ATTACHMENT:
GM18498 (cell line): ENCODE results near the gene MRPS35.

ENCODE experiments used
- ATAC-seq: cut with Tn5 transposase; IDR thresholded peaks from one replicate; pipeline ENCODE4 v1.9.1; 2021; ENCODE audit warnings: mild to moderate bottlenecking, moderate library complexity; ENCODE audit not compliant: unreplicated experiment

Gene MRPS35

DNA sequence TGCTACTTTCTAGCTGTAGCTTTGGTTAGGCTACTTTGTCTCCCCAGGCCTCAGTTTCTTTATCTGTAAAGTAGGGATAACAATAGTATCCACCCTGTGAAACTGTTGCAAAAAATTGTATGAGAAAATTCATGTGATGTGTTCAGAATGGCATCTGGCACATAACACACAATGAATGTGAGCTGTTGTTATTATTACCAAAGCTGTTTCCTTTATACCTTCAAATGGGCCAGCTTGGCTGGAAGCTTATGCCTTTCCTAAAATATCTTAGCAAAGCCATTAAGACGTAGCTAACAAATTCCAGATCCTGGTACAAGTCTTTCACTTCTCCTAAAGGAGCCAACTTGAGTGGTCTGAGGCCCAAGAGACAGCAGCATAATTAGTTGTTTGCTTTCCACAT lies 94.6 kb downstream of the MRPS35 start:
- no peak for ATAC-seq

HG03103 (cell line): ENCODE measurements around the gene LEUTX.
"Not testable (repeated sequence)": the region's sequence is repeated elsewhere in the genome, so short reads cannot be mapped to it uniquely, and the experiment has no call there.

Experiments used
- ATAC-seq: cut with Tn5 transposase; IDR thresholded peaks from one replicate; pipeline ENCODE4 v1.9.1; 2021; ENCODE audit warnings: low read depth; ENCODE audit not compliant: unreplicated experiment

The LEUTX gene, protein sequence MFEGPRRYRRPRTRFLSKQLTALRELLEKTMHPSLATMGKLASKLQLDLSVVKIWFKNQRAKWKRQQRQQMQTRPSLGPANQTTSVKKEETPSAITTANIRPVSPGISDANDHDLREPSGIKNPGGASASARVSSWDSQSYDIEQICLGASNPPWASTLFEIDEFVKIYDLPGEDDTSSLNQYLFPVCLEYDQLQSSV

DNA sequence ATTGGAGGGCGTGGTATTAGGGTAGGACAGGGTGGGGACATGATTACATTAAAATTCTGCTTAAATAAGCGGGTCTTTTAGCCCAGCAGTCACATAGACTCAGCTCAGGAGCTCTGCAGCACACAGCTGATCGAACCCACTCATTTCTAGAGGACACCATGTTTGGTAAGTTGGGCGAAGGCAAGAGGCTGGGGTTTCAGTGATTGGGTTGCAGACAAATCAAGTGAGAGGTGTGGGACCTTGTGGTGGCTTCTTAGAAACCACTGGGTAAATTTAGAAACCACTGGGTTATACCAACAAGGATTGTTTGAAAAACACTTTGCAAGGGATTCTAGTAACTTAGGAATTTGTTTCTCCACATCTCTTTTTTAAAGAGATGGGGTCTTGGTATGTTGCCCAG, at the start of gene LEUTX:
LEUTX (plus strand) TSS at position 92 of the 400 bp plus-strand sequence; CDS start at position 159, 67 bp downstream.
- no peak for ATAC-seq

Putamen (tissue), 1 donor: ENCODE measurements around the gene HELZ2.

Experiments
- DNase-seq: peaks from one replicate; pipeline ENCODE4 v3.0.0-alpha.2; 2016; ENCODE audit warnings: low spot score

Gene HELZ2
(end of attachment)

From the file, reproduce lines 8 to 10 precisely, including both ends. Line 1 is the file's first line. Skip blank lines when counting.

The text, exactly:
"Not testable (repeated sequence)": the region's sequence is repeated elsewhere in the genome, so short reads cannot be mapped to it uniquely, and the experiment has no call there.

Experiments used
- ATAC-seq: cut with Tn5 transposase; IDR thresholded peaks from one replicate; pipeline ENCODE4 v1.9.1; 2021; ENCODE audit warnings: low read depth; ENCODE audit not compliant: unreplicated experiment